Leave Strawberries Alone

Salt-and-Pepper Strawberries

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I ate my first real strawberry at 19.

I’d eaten red fruits, covered with crunchy minuscule seeds and topped with a green leaf collar my whole life. Big and firm, their flavor ranged from mild and watery to puckeringly tart, any time of the year. They had white cores and fuzzy hollow centers. They came in plastic containers labeled “strawberries,” and I thought they were my favorite fruit. “S, my name is Sacha; I’m going on a picnic, and I’m bringing Strawberries.”

But those fruits were not strawberries. I had my first of the real thing on the side of the road in Sonoma Valley, California. It was petite, plump, and deep red, and its soft flesh squished easily between my fingers. The small plot of land wasn’t one of the vast strawberry wastelands of Salinas, where workers toil with no reward. There was just a hard-working family, a field, and well-treated workers. Sun-tanned hands passed the quart of California berries toward me, and I bashfully traded the hand’s owner some rumpled bills out of my own pale, smooth hands for the sweet bounty. She very much was her hands—those hands told a story of hard work and hot sun, and mine had nothing to show but sloth and my cold-weather roots.

I ate the berries, all the berries, right there in minutes. Ruby-red from edge to center, their juices ran down my mouth, staining my lips, my chin, my hands, my clothes. Nope; if this was a Strawberry, I had never previously had one. 

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But real strawberries don’t just exist on the side of the road in California. In fact, many of the imposters come from California. In June and early July they’re found at my local farms.

I have two simple requests, as strawberry season winds down. The first is more important: Don’t buy strawberries at the grocery store. Don’t buy strawberries in February. The berries you find in the supermarket, in addition to being flavorless, have a shady chronicle. Many of the big producers (think Driscoll’s) mass produce berries made of plastic—they’re grown too big to appeal to bigger-is-better American idiocy and to require less picking per package; they’re bred to be hardy and resist disease; and they’re packed before they’re properly ripened so they ship without sogging. Worse, some of these producers exploit their workers—lower than low wages that reward speed not hours, no breaks, unsanitary camps.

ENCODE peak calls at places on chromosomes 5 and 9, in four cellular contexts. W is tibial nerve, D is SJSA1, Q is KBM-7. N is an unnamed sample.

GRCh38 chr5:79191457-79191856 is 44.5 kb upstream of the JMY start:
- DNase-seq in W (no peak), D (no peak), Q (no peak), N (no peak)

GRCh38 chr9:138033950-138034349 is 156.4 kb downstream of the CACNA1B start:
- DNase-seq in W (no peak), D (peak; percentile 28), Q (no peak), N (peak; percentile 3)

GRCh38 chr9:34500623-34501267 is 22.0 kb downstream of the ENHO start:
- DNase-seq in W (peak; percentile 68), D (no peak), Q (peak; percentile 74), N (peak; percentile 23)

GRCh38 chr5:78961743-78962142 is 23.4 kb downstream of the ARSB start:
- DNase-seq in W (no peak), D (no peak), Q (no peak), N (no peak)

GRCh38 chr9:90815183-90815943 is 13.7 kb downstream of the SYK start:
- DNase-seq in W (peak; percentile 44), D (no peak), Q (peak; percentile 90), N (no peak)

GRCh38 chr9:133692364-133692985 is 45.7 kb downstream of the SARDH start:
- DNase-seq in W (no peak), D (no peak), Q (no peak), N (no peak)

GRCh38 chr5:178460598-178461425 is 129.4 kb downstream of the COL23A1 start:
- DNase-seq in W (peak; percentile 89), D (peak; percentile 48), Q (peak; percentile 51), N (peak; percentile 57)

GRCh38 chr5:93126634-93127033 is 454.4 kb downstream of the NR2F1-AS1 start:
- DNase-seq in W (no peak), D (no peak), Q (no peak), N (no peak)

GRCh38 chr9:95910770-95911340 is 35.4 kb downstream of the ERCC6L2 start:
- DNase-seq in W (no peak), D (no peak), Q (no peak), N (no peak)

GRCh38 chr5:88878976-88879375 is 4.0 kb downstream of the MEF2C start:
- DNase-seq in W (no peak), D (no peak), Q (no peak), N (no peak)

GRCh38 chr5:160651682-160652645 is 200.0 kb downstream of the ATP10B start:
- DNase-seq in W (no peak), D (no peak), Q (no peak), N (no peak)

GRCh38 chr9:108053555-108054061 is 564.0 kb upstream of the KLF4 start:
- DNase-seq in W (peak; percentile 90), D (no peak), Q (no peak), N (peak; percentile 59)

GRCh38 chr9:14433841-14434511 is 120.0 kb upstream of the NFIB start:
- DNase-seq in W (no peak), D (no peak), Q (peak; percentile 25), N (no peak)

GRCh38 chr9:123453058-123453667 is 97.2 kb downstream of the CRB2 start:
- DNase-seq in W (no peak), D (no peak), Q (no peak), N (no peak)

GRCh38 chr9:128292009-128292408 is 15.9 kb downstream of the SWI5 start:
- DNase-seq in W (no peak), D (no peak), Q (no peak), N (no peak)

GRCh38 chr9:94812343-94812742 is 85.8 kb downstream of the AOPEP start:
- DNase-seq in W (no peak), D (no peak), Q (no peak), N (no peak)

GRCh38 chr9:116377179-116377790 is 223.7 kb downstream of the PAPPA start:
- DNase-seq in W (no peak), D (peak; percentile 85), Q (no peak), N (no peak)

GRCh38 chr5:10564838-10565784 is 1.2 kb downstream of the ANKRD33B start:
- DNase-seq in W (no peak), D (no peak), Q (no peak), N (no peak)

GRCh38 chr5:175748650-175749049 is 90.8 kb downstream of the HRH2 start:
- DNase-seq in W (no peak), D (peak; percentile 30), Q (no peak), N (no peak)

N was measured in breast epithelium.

Say you’ve heeded the first request. Say you’ve acknowledged that berries are a fleeting treat—that’s what makes them so good—so you spend the extra money to buy them only when they are available close to you. If you do stick to this rule, you shouldn’t cook them. Or, at least, all of them. I’ve made strawberry desserts over the years, but I’ve finally realized that the best thing to do with strawberries is to just eat them. Do little to nothing with the last of the season fruits. They are candy, dessert, what have you on their own, and they’re too special to mask. Below I’ve dressed them up a tad—tossed them with a pinch of salt and some pink pepper, let them sit until their juices just start to run, and served them with whatever: farmers’ cheese, whipped cream, ice cream, nothing.

Real strawberries are my favorite fruit.

strawberry ice cream]

Salt-and-Pepper Strawberries

1 pint strawberries, topped, quartered if large or halved if small
Kosher salt
Ground pink peppercorns

Toss strawberries in bowl with salt and pepper to taste. Let sit until juices just begin to emerge. Serve.

2 responses

  1. I agree. It”s ridiculous what demands we’ve made from our grocery stores. but I do think cooking strawberries, say for jam, is lovely. After I’ve nibbled on them of course. And I did make a pretty incredible strawberry infused vodka with them as well!

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